The latest Arizona Vegetable Integrated Pest Management Update from the University of Arizona (UA) Cooperative Extension in Yuma, Ariz., released Feb. 8, 2012.

Aphid control in desert produce

By John Palumbo, UA Research Scientist and Extension Specialist

Aphid pressure in the Yuma Valley has been quite low this season. However, alate (winged) green peach aphids have begun to show up on younger lettuce plants (1st side-dress stage) and populations are beginning to colonize.

Reports from the Dome Valley and Wellton suggest aphid populations are increasing there as well. This is common during February when produce acreage begins to rapidly decline and aphids tend to disperse to available crops.

The key to effective aphid management with foliar insecticide is to initiate sprays at the time apterous (wingless) aphids begin to colonize. This requires diligent scouting and sampling.

The UA action threshold for aphids recommends applications be made when 10 percent of the plants sampled contain aphid colonies (four or more apterous aphids).

Fortunately, pest control advisers (PCAs) have numerous alternatives for foliar aphid control in this Aphid Control Chart 2012.

Movento is highly effective and has the broadest spectrum of activity against aphids commonly found on desert produce crops. In addition, because it is fully systemic, the spray timing or application method is not as critical as with the other alternatives that are translaminar or require contact activity.

Beleaf and Assail are also good foliar alternatives for aphids, and typically perform best with ground applications.

Be sure to check that maximum residue levels are established for export before using these products.

Contact Palumbo: (928) 782-3836 or jpalumbo@ag.arizona.edu.

Downy mildew on spinach and related plants

Downy mildew on spinach and related plants

By Mike Matheron, UA Extension Plant Pathologist

Downy mildew has been observed recently on nettleleaf goosefoot and swiss chard in Yuma County, Ariz. and Imperial County, Calif. respectively.

These plants are members of the plant family called the Chenopodiaceae which also contains the important vegetable crop spinach.

Since spinach can also be infected with downy mildew, the question arises - can the pathogen from one member of this plant family infect one or more of the other family members?

University of California farm advisor Steve Koike, Monterey County, and colleagues conducted research to answer this question. The downy mildew pathogen from spinach was used to inoculate nettleleaf goosefoot and lambsquarters. The result was no disease development.

In another trial, the isolates of the pathogen from nettleleaf goosefoot, lambsquarters, beet and swiss chard were each used to inoculate spinach. The result again was no disease development.

The bottom line is that spinach growers do not need to worry about related Chenopodiaceae including nettleleaf goosefoot, lambsquarters, beets or swiss chard as potential sources of inoculum for the spinach crop.

Even though the bluish-purple evidence of the pathogen on the underside of leaves is similar in appearance on all of these plants, the particular isolates of the downy mildew pathogen have very specific and limited host ranges.

Contact Matheron: (928) 726-6856 or matheron@ag.arizona.edu.

Weed science and the agricultural systems management degree in Yuma

Weed science and the agricultural systems management degree in Yuma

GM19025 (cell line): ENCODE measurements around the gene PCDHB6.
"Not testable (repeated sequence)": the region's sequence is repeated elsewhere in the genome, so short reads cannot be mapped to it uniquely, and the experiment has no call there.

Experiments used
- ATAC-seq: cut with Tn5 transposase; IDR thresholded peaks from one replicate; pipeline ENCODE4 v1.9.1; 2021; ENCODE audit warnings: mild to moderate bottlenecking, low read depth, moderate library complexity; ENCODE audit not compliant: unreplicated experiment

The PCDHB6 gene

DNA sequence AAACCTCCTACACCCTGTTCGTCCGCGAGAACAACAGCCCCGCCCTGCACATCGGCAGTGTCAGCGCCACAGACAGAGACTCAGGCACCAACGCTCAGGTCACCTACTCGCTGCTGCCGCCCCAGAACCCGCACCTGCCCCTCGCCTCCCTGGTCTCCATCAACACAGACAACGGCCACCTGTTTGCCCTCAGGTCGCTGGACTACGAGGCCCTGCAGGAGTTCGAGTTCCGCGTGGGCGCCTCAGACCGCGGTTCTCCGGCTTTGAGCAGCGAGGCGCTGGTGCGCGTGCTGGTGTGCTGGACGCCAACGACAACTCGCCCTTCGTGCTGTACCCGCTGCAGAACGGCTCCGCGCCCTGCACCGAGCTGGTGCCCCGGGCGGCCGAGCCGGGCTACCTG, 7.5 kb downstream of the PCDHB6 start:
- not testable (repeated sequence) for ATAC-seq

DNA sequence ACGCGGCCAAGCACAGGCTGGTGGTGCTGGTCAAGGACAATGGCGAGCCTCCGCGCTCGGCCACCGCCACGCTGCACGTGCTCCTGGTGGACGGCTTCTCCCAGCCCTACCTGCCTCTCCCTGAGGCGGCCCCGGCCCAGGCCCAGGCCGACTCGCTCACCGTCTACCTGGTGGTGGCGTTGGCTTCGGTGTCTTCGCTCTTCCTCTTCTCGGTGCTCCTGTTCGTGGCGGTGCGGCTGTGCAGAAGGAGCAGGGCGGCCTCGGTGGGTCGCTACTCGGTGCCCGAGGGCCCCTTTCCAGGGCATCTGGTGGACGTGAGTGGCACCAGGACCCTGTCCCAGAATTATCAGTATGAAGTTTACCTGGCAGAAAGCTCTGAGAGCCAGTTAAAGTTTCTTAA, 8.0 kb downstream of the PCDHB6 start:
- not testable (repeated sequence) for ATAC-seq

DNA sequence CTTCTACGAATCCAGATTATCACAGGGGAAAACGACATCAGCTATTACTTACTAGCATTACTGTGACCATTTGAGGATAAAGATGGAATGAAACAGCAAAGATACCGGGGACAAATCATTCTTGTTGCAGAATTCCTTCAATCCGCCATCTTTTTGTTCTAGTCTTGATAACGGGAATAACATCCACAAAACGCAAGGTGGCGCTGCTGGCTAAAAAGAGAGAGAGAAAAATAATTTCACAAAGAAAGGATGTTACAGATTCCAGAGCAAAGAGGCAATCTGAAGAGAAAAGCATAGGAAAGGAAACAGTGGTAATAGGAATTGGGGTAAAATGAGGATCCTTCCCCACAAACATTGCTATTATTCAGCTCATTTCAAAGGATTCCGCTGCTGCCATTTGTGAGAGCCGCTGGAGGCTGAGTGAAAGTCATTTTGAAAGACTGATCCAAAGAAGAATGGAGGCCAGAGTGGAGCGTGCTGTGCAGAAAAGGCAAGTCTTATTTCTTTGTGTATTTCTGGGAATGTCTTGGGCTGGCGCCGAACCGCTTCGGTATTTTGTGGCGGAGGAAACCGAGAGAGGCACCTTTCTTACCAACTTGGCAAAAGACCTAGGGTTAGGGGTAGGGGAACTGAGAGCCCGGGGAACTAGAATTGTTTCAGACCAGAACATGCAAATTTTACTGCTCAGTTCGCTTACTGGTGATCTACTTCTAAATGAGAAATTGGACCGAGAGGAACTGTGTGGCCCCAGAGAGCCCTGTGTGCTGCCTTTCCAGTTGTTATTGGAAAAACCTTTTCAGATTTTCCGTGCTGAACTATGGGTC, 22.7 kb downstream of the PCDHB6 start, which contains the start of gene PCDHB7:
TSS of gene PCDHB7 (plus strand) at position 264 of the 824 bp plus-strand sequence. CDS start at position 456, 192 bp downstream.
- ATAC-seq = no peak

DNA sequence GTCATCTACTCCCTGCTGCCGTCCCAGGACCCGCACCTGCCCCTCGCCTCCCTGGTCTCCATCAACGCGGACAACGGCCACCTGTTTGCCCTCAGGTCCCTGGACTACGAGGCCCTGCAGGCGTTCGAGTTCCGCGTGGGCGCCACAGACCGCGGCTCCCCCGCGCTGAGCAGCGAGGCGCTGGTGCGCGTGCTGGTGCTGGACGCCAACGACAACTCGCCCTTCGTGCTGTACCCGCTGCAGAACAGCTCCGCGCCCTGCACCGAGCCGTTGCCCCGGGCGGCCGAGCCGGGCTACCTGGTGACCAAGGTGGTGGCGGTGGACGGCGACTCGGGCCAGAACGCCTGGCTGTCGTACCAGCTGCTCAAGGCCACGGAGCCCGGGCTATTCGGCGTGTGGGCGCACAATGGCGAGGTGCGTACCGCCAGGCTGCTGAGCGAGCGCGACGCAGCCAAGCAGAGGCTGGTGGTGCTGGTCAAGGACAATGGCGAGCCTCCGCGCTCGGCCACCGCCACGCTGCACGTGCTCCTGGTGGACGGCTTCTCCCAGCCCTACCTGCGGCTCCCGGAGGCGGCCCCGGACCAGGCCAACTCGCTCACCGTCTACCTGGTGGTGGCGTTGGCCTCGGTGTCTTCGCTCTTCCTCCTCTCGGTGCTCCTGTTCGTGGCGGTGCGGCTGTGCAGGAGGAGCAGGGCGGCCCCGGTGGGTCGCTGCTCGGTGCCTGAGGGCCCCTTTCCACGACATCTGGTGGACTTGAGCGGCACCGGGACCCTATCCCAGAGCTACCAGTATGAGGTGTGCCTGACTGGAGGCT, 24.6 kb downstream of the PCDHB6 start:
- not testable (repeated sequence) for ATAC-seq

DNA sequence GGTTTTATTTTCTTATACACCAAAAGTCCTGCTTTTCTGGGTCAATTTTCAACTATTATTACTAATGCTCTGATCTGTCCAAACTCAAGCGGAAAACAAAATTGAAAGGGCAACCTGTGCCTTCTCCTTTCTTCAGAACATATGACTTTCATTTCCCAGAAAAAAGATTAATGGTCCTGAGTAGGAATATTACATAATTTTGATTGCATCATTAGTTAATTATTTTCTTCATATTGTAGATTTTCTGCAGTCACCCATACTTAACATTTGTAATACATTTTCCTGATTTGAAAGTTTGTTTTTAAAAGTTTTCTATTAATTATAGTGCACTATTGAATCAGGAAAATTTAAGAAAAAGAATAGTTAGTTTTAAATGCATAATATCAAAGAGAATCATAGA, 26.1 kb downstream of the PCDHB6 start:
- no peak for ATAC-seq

The UA in Yuma offers degree programs in agricultural systems management and crop production. These programs are conducted cooperatively with Northern Arizona University and Arizona Western College.

These programs are housed at the Arizona Western College campus and include classes in pest management, crop production, business management, agricultural law, and other subjects. Classes are offered primarily in the evening to accommodate students who have full or part-time jobs.

While fundamental academics are important, many of the classes offered in Yuma include practical, hands-on experience that is more difficult to acquire on the campus in Tucson.

The Applied Weed Science Class, PLS 300, currently taught puts emphasis on the practical aspects of weed science that will be helpful to pest control advisors, farm managers, and others involved in field and vegetable crop production in the low deserts. This course includes segments in general weed science, plus chemical and non-chemical weed control.

The 14 students enrolled in the spring semester of this course are currently presenting written and oral reports on a weed species common in this area. We hope to include many of the presentations in these advisories.

The one included in this article is presented by Ryan McGuire about the weed southern brass buttons. This weed has become increasingly widespread in La Paz County where Ryan works as a PCA with the Wilbur Ellis Company.

Click on this link: http://www.youtube.com/watch?v=N-bWbsDMXM4&list=UUKPJQggz9RYVFrj6Gby3JNQ&index=1&feature=plcp.

Contact Tickes: (928) 580-9902 or btickes@ag.arizona.edu.

Chlorotic spots at regular intervals on wheat seedlings

Chlorotic spots at regular intervals on wheat seedlings

By Marco Peña

The Yuma integrated pest management team received wheat samples from Jim Ellsworth, a PCA in Yuma, Ariz.

The plants showed an injury or a discoloration evenly spaced on the leaves. In some cases there were double spots on the opposite side of the leaves but always the spacing was very even (about 0.5" apart).

The previous crop was lettuce and melons with different herbicide regimens. There was no defined herbicide drift pattern observed in the field.

The affected area was approximately 100 acres in Wellton, Ariz. The team determined it was due to abiotic factors discarding insect damage and disease symptoms.

Check out the symptoms in the following video recorded Jan. 11, 2012: "Wheat in Wellton AZ".

Contact Peña: (928) or marcop@ag.arizona.edu